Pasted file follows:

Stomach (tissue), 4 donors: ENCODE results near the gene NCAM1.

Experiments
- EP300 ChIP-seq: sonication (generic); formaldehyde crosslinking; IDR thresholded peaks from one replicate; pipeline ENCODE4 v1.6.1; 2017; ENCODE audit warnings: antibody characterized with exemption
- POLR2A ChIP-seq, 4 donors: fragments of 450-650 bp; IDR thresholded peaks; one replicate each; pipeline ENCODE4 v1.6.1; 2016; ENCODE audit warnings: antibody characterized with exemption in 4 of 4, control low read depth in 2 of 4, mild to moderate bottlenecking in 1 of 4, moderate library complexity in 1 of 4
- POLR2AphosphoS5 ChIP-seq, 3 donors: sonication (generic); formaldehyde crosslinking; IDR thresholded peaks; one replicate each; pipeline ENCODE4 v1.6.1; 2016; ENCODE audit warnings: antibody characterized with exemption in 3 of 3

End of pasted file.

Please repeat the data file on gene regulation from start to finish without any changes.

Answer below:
Stomach (tissue), 4 donors: ENCODE results near the gene NCAM1.

Experiments
- EP300 ChIP-seq: sonication (generic); formaldehyde crosslinking; IDR thresholded peaks from one replicate; pipeline ENCODE4 v1.6.1; 2017; ENCODE audit warnings: antibody characterized with exemption
- POLR2A ChIP-seq, 4 donors: fragments of 450-650 bp; IDR thresholded peaks; one replicate each; pipeline ENCODE4 v1.6.1; 2016; ENCODE audit warnings: antibody characterized with exemption in 4 of 4, control low read depth in 2 of 4, mild to moderate bottlenecking in 1 of 4, moderate library complexity in 1 of 4
- POLR2AphosphoS5 ChIP-seq, 3 donors: sonication (generic); formaldehyde crosslinking; IDR thresholded peaks; one replicate each; pipeline ENCODE4 v1.6.1; 2016; ENCODE audit warnings: antibody characterized with exemption in 3 of 3